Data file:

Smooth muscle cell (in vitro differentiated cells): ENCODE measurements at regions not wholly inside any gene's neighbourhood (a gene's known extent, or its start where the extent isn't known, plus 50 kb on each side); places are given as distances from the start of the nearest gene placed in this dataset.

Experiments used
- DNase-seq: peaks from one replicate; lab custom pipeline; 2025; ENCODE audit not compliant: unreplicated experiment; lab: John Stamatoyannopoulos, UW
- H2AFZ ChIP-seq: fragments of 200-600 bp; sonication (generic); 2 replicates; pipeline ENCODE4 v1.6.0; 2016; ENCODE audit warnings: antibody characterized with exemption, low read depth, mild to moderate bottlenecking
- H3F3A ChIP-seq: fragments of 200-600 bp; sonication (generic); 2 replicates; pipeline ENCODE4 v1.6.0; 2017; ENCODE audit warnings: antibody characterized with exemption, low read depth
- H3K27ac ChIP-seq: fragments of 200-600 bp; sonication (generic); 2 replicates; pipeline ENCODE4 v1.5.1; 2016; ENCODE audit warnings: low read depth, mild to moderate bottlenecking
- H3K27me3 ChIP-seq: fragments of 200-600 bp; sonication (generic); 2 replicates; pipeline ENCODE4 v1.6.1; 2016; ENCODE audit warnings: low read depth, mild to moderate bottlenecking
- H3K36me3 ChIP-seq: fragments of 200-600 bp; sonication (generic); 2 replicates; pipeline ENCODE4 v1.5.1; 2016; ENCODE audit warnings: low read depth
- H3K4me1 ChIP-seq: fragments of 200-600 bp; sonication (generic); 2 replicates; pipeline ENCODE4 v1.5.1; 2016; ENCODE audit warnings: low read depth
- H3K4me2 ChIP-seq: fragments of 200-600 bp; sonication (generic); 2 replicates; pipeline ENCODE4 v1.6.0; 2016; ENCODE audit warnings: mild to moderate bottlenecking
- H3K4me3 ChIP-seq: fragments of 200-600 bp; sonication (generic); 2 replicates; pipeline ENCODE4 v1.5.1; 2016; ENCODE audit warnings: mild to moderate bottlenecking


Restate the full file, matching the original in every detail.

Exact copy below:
Smooth muscle cell (in vitro differentiated cells): ENCODE measurements at regions not wholly inside any gene's neighbourhood (a gene's known extent, or its start where the extent isn't known, plus 50 kb on each side); places are given as distances from the start of the nearest gene placed in this dataset.

Experiments used
- DNase-seq: peaks from one replicate; lab custom pipeline; 2025; ENCODE audit not compliant: unreplicated experiment; lab: John Stamatoyannopoulos, UW
- H2AFZ ChIP-seq: fragments of 200-600 bp; sonication (generic); 2 replicates; pipeline ENCODE4 v1.6.0; 2016; ENCODE audit warnings: antibody characterized with exemption, low read depth, mild to moderate bottlenecking
- H3F3A ChIP-seq: fragments of 200-600 bp; sonication (generic); 2 replicates; pipeline ENCODE4 v1.6.0; 2017; ENCODE audit warnings: antibody characterized with exemption, low read depth
- H3K27ac ChIP-seq: fragments of 200-600 bp; sonication (generic); 2 replicates; pipeline ENCODE4 v1.5.1; 2016; ENCODE audit warnings: low read depth, mild to moderate bottlenecking
- H3K27me3 ChIP-seq: fragments of 200-600 bp; sonication (generic); 2 replicates; pipeline ENCODE4 v1.6.1; 2016; ENCODE audit warnings: low read depth, mild to moderate bottlenecking
- H3K36me3 ChIP-seq: fragments of 200-600 bp; sonication (generic); 2 replicates; pipeline ENCODE4 v1.5.1; 2016; ENCODE audit warnings: low read depth
- H3K4me1 ChIP-seq: fragments of 200-600 bp; sonication (generic); 2 replicates; pipeline ENCODE4 v1.5.1; 2016; ENCODE audit warnings: low read depth
- H3K4me2 ChIP-seq: fragments of 200-600 bp; sonication (generic); 2 replicates; pipeline ENCODE4 v1.6.0; 2016; ENCODE audit warnings: mild to moderate bottlenecking
- H3K4me3 ChIP-seq: fragments of 200-600 bp; sonication (generic); 2 replicates; pipeline ENCODE4 v1.5.1; 2016; ENCODE audit warnings: mild to moderate bottlenecking